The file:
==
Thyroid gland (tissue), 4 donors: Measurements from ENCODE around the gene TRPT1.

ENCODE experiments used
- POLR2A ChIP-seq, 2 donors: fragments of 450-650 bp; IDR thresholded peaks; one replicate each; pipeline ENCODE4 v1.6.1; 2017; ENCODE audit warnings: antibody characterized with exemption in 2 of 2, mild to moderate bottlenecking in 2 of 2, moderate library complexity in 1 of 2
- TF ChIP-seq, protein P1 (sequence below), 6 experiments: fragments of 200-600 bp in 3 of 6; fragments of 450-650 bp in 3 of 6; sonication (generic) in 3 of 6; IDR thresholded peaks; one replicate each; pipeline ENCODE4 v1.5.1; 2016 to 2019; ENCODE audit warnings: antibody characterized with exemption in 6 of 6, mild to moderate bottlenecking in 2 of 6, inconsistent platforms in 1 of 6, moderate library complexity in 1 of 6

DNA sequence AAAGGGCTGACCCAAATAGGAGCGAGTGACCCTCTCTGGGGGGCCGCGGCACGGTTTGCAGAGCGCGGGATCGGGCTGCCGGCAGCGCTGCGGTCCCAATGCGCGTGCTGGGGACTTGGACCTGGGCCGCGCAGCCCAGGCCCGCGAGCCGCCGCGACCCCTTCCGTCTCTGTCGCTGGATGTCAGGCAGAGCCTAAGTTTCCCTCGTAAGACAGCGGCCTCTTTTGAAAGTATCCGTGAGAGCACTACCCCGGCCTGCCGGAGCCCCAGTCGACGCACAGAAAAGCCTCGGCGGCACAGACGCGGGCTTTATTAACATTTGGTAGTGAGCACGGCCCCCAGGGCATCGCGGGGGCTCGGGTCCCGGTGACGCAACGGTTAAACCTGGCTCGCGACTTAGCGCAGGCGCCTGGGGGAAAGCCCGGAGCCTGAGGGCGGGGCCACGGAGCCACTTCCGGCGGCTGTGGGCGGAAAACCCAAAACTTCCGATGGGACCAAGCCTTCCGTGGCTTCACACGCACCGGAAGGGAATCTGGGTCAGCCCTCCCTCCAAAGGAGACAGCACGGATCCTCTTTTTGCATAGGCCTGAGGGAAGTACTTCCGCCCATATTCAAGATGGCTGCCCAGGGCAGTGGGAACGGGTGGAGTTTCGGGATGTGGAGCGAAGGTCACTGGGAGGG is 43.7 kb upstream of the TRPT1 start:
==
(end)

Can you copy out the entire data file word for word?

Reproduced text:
Thyroid gland (tissue), 4 donors: Measurements from ENCODE around the gene TRPT1.

ENCODE experiments used
- POLR2A ChIP-seq, 2 donors: fragments of 450-650 bp; IDR thresholded peaks; one replicate each; pipeline ENCODE4 v1.6.1; 2017; ENCODE audit warnings: antibody characterized with exemption in 2 of 2, mild to moderate bottlenecking in 2 of 2, moderate library complexity in 1 of 2
- TF ChIP-seq, protein P1 (sequence below), 6 experiments: fragments of 200-600 bp in 3 of 6; fragments of 450-650 bp in 3 of 6; sonication (generic) in 3 of 6; IDR thresholded peaks; one replicate each; pipeline ENCODE4 v1.5.1; 2016 to 2019; ENCODE audit warnings: antibody characterized with exemption in 6 of 6, mild to moderate bottlenecking in 2 of 6, inconsistent platforms in 1 of 6, moderate library complexity in 1 of 6

DNA sequence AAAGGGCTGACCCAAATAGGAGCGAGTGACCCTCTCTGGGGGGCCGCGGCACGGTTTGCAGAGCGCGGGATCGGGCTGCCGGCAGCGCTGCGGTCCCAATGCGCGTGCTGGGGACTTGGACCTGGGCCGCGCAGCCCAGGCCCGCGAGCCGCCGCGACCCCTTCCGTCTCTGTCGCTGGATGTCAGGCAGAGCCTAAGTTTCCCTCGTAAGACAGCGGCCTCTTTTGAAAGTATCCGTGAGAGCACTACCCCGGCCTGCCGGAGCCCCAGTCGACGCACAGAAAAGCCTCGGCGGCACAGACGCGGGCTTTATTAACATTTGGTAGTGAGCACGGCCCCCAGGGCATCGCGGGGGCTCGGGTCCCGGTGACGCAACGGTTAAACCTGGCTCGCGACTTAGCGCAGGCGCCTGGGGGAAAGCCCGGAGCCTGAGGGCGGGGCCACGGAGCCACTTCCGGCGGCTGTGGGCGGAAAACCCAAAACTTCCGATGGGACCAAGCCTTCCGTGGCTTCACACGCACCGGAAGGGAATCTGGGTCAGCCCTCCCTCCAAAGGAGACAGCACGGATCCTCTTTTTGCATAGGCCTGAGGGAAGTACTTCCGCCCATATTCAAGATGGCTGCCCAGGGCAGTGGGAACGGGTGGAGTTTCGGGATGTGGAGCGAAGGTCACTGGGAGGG is 43.7 kb upstream of the TRPT1 start: